The work described by Ou et al. (2011) undoubtedly demonstrates that DHR4 is an important component of the network regulating the timing of the steroid cues that drive the gene circuit underlying time-directional development in Drosophila. Like all good breakthroughs however, the reported experiments raise as many interesting questions as they answer. For example, what aspect of the altered E titer profile in DHR4 mutants is key to accelerating development? Is it the more rapid kinetics of its production, its higher plateau level, or lack of decline that is important? Also, does DHR4 affect the oscillation of the two subsequent low-level third instar E peaks as well as the large late major larval peak, and if so, do these also act as timing signals or provide some other function such as behavioral switches? Perhaps this can be addressed using additional and more refined temporal knockdown of either DHR4 or PTTH signaling components. Indeed, the whole issue of how the ultradian cycles in Erk/DHR4 nuclear localization are timed is something that needs to be examined. While previous work has shown that PTTH transcription cycles with an 8-h periodicity, the Erk/DHR4 nuclear cycles and the third instar E pulses are not in synchrony with an 8-h periodicity, with the exception of the first small E pulse (McBrayer et al., 2007). Clearly, some other process besides PTTH transcription is setting the rhythmicity of PTTH/DHR4 signaling.
How DHR4 nucleocytoplasmic cycling is accomplished is also unclear. As the authors point out, simply shuttling a stable DHR4 out of the nucleus in response to PTTH signaling would not seem to be consistent with the ability to induce rapid phenotypes by RNAi. The alternative is that nuclear DHR4 degradation is enhanced by PTTH signaling, and its reuptake into the nucleus is inhibited until the PTTH signal is terminated. In this regard it would be interesting to determine if removal of DHR4 from the nucleus provides negative feedback to terminate the PTTH signal perhaps by inducing phosphatases that dephosphorylate components of the Raf/Mek/Erk pathway. In the Manduca PG, for example, ERK levels decline after 1-h of continuous exposure to PTTH (Rybczynski et al., 2001; Rewitz et al., 2009a). Simply monitoring the Erk nuclear residence time in DHR4 knockdown larvae might help address this possibility.
One last interesting experiment would be to examine the consequence of double RNAi-mediated knock down of both torso and DHR4 in the PG which would presumably result in the loss of both Erk and DHR4 cycling. Upon initial reflection, it might seem that this manipulation would have to affect timing since, presumably, the large late-larval E peak would not occur in the absence of PTTH. However, the answer might be surprising if, for example, there was a steady increase in E in the double RNAi larvae, perhaps simply as the result of gland growth, and the larvae were able to integrate the total E signal over time. There is precedence for this ability in Manduca, where a prolonged continuous small E dose can have the same effect as a larger pulsed dose (Nijhout, 1976). Signal integration of a steady E ramp up may enable the larvae to still initiate metamorphosis with close to normal timing. The results by Ou et al. (2011) provide important insights into regulation of the steroid pulse generator that, from an evolutionary perspective, seems to be a key part of the neuroendocrine system coordinating the juvenile–adult transition in animals.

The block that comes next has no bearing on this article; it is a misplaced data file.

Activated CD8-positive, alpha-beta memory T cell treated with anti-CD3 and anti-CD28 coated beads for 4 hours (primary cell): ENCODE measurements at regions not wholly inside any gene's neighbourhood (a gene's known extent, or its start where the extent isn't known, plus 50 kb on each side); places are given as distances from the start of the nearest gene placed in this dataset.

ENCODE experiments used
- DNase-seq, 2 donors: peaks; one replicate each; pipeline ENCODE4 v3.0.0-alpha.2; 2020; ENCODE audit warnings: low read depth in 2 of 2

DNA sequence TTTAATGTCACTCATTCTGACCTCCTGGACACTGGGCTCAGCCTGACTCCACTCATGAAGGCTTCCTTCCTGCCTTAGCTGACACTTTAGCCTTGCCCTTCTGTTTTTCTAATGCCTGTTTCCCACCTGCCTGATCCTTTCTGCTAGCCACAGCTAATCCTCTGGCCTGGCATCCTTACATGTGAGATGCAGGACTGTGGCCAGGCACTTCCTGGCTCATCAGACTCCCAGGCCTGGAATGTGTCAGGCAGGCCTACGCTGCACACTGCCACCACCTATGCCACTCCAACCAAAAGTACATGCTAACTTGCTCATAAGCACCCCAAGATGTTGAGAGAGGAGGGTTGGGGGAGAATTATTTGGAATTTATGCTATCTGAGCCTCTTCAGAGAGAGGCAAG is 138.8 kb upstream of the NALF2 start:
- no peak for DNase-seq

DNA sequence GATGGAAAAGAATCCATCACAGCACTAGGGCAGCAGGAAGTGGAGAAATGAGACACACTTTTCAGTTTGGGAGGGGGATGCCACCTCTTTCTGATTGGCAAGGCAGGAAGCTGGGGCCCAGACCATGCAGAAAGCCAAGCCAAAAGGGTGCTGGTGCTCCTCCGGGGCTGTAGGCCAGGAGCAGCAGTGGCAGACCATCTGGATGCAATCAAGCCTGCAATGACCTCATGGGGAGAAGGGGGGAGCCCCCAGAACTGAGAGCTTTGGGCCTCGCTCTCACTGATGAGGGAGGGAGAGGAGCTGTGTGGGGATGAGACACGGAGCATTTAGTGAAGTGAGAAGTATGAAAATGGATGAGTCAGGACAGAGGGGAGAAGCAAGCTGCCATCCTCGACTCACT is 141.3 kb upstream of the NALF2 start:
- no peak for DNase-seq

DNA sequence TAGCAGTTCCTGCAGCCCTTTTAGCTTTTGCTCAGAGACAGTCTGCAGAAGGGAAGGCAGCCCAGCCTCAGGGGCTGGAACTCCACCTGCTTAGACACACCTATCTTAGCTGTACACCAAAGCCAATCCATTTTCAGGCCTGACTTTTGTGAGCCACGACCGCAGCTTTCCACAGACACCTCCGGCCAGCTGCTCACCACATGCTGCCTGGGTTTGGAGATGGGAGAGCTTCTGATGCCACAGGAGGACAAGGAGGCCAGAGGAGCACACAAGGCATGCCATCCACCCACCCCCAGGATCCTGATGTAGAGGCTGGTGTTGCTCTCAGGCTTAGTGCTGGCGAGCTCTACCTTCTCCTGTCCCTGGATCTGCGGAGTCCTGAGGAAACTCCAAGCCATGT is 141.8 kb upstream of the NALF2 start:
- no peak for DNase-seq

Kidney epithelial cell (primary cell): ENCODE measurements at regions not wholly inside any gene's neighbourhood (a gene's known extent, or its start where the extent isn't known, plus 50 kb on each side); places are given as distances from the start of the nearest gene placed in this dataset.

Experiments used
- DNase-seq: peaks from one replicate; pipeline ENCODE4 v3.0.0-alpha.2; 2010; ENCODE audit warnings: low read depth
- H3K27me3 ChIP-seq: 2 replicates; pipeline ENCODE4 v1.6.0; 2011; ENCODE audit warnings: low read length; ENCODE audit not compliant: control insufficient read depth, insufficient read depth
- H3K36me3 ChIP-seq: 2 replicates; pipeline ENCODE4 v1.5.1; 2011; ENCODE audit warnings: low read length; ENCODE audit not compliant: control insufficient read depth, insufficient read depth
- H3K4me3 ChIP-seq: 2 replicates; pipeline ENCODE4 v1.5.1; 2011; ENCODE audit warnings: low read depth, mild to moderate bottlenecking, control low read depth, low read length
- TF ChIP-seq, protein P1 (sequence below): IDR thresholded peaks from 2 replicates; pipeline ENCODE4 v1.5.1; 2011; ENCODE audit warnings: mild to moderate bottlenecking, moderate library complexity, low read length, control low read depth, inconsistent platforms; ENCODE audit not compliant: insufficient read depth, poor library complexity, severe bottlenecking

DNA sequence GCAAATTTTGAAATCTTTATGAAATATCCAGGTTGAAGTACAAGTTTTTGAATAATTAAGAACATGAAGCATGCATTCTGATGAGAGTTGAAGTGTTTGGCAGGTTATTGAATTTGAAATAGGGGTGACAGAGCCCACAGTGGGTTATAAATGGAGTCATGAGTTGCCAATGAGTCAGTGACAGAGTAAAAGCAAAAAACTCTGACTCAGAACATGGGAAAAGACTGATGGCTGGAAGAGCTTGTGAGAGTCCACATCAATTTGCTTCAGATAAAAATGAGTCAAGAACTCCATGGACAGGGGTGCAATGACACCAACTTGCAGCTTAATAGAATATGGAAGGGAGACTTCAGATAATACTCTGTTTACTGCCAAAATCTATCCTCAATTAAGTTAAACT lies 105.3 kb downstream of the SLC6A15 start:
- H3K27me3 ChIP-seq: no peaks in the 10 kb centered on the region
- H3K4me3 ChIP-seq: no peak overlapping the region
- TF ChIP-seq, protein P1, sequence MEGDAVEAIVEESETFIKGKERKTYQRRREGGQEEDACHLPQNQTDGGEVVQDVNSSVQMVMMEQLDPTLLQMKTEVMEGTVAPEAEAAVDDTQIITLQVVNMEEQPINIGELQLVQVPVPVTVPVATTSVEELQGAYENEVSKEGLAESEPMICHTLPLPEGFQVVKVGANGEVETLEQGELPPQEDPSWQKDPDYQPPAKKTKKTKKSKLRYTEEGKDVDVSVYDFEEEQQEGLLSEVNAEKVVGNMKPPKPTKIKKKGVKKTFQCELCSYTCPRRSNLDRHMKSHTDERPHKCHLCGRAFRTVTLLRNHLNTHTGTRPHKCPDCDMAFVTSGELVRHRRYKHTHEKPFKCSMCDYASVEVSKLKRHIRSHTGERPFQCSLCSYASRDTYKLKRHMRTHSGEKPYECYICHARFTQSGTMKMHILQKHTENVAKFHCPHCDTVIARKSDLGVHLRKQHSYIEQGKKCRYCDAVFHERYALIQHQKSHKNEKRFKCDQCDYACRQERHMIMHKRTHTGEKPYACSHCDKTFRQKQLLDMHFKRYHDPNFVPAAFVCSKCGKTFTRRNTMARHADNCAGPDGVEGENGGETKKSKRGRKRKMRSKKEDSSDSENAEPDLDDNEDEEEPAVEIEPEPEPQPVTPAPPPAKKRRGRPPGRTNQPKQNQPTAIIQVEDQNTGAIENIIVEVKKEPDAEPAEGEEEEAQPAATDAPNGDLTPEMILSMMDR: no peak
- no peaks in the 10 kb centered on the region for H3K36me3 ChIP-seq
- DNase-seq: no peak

Conflict of Interest Statement
The authors declare that the research was conducted in the absence of any commercial or financial relationships that could be construed as a potential conflict of interest.
We thank Naoki Yamanaka and Mary Jane Shimell for helpful comments on the manuscript. This work was supported in part by a grant from the Danish Council for Independent Research, Natural Science to Kim F. Rewitz and R01-GM093301-02 from NIGMS to Michael B. O’Connor.
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Keywords: 20-hydroxyecdysone, DHR4, critical weight, Cyp6t3, metamorphosis
Citation: Rewitz KF and O’Connor MB (2011) Timing is everything: PTTH mediated DHR4 nucleocytoplasmic trafficking sets the tempo of Drosophila steroid production. Front. Endocrin. 2:108. doi: 10.3389/fendo.2011.00108
Received: 01 November 2011; Paper pending published: 16 November 2011;
Accepted: 06 December 2011; Published online: 27 December 2011.
Edited by:Alexander William Shingleton, Michigan State University, USA
Reviewed by:Kirst King-Jones, University of Alberta, Canada
Christen Kerry Mirth, Fundação Calouste Gulbenkian, Portugal
Wendy Smith, Northeastern University, USA
Copyright: © 2011 Rewitz and O’Connor. This is an open-access article distributed under the terms of the Creative Commons Attribution Non Commercial License, which permits non-commercial use, distribution, and reproduction in other forums, provided the original authors and source are credited.
*Correspondence: Michael B. O’Connor, Department of Genetics Cell Biology and Development, University of Minnesota, 6-160 Jackson Hall, Minneapolis, MN 55455, USA. e-mail: firstname.lastname@example.org